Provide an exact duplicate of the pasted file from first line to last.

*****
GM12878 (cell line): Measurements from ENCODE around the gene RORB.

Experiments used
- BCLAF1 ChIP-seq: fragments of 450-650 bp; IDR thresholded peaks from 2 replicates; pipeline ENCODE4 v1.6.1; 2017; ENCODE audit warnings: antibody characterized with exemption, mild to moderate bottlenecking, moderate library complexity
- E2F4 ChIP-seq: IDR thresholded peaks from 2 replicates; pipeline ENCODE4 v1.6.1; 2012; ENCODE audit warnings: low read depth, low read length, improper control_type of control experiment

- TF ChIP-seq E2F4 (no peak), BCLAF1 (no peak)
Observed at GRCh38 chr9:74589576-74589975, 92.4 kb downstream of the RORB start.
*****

GM12878 (cell line): Measurements from ENCODE around the gene RORB.

Experiments used
- BCLAF1 ChIP-seq: fragments of 450-650 bp; IDR thresholded peaks from 2 replicates; pipeline ENCODE4 v1.6.1; 2017; ENCODE audit warnings: antibody characterized with exemption, mild to moderate bottlenecking, moderate library complexity
- E2F4 ChIP-seq: IDR thresholded peaks from 2 replicates; pipeline ENCODE4 v1.6.1; 2012; ENCODE audit warnings: low read depth, low read length, improper control_type of control experiment

- TF ChIP-seq E2F4 (no peak), BCLAF1 (no peak)
Observed at GRCh38 chr9:74589576-74589975, 92.4 kb downstream of the RORB start.